Vulnerability of coastal fishing communities to climate variability and change : implications for fisheries livelihoods and management in Peru
|Authors:||Badjeck, Marie-Caroline||Supervisor:||Lange, Hellmuth||1. Expert:||Lange, Hellmuth||2. Expert:||Flitner, Michael||Abstract:||
The warm phase of El Niño Southern Oscillation (ENSO) is characterized in Peru by positive
sea surface temperatures and negative sea level pressure anomalies. Biotic responses to this
event range from changes in species composition, abundance and biomass, changes in
reproductive success, larval dispersal and recruitment, as well as changes in food availability,
competition and predation. The thesis characterized fishermen livelihoods and how they
responded to El Niño events in two sites in the North (Sechura) and South (Pisco) of Peru.
Additionally, it explored how institutions enable or constrain fishermen livelihoods and
responses to El Niño. While both sites have different histories of ENSO related impacts, they
share the fact that the artisanal fishing sector plays an important role in the local economy.
Livelihood assets exhibit mixed patterns with Pisco possessing a stronger livelihood platform
in terms of assets but lower incomes than in Sechura. This finding highlights the fact that
income is not an accurate measure of resilient livelihoods and needs to be contextualized.
Seasonal migration is a livelihood option practiced by fishermen in both sites depending on
seasonality, the de facto open access facilitating fishermen mobility. The thesis also identified
that fishermen are largely dependent on marine resources for their livelihoods, occupational
pluralism being low at both sites. Diversification being considered a risk-reduction
mechanism and a building block towards resilient livelihoods, the findings suggest that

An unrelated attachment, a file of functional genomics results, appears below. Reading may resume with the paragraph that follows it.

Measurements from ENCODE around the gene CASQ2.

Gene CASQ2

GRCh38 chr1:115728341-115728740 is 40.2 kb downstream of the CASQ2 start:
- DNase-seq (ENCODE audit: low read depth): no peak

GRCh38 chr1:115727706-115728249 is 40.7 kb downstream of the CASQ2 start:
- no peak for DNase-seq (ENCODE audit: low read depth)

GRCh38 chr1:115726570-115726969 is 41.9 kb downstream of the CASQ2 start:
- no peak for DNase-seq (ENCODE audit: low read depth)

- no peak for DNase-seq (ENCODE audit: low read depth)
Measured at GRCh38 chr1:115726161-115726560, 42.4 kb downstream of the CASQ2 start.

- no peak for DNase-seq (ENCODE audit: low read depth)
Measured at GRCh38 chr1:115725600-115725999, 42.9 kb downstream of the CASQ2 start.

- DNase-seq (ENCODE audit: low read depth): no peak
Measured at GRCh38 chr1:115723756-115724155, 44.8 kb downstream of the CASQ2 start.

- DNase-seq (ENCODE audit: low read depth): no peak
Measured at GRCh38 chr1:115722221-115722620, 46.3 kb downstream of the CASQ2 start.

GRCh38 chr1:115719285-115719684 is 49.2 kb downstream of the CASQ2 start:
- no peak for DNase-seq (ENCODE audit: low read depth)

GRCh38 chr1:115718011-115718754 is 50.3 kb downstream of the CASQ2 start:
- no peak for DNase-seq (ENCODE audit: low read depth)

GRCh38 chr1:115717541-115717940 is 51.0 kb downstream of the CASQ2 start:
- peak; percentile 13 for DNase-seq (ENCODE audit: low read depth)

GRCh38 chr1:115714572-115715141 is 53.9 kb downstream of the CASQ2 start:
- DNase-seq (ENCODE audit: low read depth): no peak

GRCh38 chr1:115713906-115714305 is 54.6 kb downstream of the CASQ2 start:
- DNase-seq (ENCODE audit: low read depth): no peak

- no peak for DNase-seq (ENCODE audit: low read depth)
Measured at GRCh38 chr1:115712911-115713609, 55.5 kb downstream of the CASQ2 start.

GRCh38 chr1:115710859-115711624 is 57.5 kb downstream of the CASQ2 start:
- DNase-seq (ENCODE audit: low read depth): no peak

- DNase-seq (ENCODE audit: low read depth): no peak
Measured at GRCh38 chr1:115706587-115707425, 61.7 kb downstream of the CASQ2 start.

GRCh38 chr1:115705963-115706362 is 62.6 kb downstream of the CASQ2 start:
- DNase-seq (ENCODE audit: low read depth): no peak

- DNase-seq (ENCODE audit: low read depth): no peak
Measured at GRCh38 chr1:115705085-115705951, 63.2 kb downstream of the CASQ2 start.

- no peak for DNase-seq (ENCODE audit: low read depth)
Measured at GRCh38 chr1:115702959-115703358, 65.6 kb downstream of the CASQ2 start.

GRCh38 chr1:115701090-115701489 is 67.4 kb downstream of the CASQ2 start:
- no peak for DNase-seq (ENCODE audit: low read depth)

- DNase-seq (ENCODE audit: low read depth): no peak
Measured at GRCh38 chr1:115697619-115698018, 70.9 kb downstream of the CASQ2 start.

fishermen are vulnerable to external shocks due to their high reliance on fishing activities.
Moreover, disturbances do not only include climate variability, but also market changes to
which fishermen must adapt.
El Niño events engender negative livelihood outcomes in the North, where floods have a
significant impact on households and the collapse of the scallop fishery considerably
decreases incomes. Conversely, in Pisco the increase in scallop landings provides an
economic “bonanza” for fishermen. An array of coping strategies can be observed in both
sites, mainly prey-switching and migration. However, in Sechura, exiting the fisheries sector
is also a favored strategy. Additionally, the damages of the devastating floods in the North
poses considerable strain on livelihoods and disaster risk reduction initiatives in these
communities are needed.
Current institutional arrangements in the artisanal fishery, with the de facto open access,
enable migration, an important livelihood option and coping strategy during El Niño in both
communities. With the current chorus of dissatisfaction and trend towards regionalization of
the fishery, changes in this property right regime should be carefully evaluated before being
implemented. Finally, the thesis revealed that formal institutions negatively affect livelihood
outcomes in both sites, the failure of decentralization, hence institutional interplay, hampering
fisheries management. With El Niño being a recurrent phenomenon on the Peruvian shores,
expected to increase in frequency due to global climate change, adaptive management
strategies focusing on diversification of livelihoods, migration and property rights are
imperative. The livelihood framework combined with institutional analysis and the resilience
perspective provided a useful insight into the complex range of assets and activities affected
by climatic events as well as the responses of fishermen. This work is, hitherto, one of the few
empirical studies exploring fishermen livelihoods in Peru and further research is warranted as
well as the incorporation of the findings into ecological and biological studies looking at the
dynamics of the artisanal fisheries, especially in the context of El Niño.
|Keywords:||El Niño Southern Oscillation, ENSO, fishery||Issue Date:||Jul-2008||DOI:||10.26092/elib/41||URN:||urn:nbn:de:gbv:46-00100774-17||Institution:||Universität Bremen||Faculty:||FB07 Wirtschaftswissenschaften|
|Appears in Collections:||Dissertationen|
checked on Sep 29, 2020
checked on Sep 29, 2020
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